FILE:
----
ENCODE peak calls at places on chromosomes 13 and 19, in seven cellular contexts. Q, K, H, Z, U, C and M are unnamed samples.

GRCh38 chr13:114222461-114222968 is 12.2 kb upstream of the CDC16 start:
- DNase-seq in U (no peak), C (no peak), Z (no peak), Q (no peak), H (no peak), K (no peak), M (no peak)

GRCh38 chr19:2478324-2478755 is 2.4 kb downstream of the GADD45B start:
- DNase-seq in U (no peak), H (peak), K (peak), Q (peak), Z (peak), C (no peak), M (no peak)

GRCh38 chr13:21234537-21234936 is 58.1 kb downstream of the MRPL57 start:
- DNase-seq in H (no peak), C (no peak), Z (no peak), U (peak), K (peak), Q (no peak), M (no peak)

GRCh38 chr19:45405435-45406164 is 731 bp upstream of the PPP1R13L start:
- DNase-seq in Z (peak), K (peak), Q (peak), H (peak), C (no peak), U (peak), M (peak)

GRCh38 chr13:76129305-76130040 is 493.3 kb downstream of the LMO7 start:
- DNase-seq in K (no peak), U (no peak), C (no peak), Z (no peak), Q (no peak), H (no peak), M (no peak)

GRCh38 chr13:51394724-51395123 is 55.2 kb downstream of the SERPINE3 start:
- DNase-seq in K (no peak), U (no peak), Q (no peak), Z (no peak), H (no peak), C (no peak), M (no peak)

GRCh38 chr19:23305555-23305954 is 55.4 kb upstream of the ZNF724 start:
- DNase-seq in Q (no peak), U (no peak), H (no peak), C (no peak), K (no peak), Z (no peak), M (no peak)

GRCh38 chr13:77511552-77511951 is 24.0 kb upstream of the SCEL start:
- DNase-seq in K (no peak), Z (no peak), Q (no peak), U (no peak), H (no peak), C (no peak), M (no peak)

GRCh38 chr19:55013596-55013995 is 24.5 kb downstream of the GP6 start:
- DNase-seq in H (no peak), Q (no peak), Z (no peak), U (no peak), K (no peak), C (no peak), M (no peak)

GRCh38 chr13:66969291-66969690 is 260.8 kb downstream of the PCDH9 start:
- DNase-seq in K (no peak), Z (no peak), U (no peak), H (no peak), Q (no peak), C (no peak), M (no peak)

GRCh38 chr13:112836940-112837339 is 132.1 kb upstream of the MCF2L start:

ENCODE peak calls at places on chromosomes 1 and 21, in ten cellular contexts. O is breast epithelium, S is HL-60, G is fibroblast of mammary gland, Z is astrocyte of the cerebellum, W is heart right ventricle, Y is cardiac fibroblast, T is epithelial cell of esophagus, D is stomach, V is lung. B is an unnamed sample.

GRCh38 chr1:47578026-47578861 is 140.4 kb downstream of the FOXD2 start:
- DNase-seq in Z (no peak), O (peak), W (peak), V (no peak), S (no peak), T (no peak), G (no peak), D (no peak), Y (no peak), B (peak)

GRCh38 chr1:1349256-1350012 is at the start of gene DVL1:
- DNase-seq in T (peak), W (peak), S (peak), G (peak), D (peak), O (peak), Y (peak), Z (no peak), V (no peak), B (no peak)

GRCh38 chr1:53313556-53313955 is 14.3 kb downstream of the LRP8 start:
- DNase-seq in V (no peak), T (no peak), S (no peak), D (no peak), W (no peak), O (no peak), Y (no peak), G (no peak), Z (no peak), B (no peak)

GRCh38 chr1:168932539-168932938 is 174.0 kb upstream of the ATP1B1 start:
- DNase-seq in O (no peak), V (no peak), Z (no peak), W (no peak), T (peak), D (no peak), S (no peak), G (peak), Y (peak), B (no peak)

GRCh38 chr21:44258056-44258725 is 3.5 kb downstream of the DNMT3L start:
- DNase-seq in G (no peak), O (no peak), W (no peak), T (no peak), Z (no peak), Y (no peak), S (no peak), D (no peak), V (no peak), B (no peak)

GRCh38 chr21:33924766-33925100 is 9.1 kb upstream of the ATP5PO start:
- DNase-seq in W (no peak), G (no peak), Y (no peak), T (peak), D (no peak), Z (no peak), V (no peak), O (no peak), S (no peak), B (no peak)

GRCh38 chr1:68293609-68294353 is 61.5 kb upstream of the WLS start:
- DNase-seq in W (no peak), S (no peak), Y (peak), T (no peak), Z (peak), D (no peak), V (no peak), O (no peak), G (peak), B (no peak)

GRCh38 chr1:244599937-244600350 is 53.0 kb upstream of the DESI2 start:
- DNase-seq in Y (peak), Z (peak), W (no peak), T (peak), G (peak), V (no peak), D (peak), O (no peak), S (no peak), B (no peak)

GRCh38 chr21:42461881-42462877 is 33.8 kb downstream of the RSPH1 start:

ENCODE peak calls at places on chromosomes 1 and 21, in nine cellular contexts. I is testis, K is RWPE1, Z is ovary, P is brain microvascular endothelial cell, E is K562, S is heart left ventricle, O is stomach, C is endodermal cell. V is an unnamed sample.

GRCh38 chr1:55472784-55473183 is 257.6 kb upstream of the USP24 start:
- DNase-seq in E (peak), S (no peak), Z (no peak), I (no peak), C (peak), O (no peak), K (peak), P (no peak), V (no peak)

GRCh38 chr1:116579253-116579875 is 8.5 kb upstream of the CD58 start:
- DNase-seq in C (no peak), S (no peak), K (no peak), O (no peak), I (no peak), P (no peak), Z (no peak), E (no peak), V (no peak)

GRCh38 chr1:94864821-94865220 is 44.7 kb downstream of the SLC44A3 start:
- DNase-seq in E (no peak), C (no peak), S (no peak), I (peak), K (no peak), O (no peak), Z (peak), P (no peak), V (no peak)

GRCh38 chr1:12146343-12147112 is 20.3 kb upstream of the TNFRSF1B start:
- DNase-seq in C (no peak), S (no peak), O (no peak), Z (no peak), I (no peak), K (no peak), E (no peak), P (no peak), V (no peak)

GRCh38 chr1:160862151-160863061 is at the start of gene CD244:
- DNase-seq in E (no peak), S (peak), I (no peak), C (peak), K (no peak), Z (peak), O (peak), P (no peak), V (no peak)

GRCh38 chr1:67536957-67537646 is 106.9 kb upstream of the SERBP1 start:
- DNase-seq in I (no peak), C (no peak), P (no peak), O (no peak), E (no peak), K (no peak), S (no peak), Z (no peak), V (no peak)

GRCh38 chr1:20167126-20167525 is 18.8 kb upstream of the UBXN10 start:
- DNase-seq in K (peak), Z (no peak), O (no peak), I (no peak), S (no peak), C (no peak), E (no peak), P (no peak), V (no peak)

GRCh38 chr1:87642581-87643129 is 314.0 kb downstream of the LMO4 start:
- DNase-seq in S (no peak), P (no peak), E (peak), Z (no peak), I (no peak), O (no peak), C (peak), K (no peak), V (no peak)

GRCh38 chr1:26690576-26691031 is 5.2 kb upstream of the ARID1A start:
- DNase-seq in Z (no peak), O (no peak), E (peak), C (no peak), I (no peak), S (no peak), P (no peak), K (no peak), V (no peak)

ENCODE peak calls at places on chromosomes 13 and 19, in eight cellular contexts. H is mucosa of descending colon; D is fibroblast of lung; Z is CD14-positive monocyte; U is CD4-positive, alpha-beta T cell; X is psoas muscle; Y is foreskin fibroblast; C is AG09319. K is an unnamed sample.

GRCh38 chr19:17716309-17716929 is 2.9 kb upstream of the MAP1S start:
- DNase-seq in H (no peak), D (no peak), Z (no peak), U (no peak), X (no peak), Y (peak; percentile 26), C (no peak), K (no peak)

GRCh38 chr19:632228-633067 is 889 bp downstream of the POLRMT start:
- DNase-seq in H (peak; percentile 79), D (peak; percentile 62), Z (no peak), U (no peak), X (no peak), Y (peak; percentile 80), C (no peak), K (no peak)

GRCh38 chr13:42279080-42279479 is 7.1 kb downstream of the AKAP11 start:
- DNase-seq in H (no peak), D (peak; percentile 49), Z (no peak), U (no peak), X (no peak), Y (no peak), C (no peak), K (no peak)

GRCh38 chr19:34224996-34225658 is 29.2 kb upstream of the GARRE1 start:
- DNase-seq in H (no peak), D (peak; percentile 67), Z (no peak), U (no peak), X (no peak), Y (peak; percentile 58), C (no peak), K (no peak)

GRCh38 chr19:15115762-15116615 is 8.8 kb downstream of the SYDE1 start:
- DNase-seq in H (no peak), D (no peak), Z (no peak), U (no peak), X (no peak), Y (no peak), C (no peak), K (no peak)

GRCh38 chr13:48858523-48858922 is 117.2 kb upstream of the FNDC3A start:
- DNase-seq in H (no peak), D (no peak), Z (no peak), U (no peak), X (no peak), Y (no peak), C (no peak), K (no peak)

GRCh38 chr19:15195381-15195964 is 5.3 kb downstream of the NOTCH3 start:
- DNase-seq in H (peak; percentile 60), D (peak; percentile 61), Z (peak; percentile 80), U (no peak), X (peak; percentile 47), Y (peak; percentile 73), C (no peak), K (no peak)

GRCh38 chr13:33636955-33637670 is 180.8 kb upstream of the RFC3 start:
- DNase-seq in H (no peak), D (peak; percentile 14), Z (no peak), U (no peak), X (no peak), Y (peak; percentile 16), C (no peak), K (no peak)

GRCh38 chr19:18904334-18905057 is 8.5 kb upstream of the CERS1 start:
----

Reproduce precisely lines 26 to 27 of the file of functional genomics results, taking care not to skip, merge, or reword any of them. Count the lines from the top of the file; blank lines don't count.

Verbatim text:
GRCh38 chr1:1349256-1350012 is at the start of gene DVL1:
- DNase-seq in T (peak), W (peak), S (peak), G (peak), D (peak), O (peak), Y (peak), Z (no peak), V (no peak), B (no peak)